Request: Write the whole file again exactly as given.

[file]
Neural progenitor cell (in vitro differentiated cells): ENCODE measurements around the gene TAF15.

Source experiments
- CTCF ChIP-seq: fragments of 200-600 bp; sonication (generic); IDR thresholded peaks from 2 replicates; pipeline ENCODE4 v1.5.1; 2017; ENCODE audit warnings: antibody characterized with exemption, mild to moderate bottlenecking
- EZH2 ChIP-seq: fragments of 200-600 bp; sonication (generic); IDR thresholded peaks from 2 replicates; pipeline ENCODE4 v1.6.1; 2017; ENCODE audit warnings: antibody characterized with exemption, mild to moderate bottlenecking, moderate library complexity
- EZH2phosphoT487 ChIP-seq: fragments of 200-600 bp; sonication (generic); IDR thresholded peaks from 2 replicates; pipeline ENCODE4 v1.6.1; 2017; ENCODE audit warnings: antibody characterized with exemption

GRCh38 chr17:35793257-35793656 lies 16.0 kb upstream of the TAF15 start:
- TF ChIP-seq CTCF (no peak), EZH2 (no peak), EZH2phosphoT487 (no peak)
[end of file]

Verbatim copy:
Neural progenitor cell (in vitro differentiated cells): ENCODE measurements around the gene TAF15.

Source experiments
- CTCF ChIP-seq: fragments of 200-600 bp; sonication (generic); IDR thresholded peaks from 2 replicates; pipeline ENCODE4 v1.5.1; 2017; ENCODE audit warnings: antibody characterized with exemption, mild to moderate bottlenecking
- EZH2 ChIP-seq: fragments of 200-600 bp; sonication (generic); IDR thresholded peaks from 2 replicates; pipeline ENCODE4 v1.6.1; 2017; ENCODE audit warnings: antibody characterized with exemption, mild to moderate bottlenecking, moderate library complexity
- EZH2phosphoT487 ChIP-seq: fragments of 200-600 bp; sonication (generic); IDR thresholded peaks from 2 replicates; pipeline ENCODE4 v1.6.1; 2017; ENCODE audit warnings: antibody characterized with exemption

GRCh38 chr17:35793257-35793656 lies 16.0 kb upstream of the TAF15 start:
- TF ChIP-seq CTCF (no peak), EZH2 (no peak), EZH2phosphoT487 (no peak)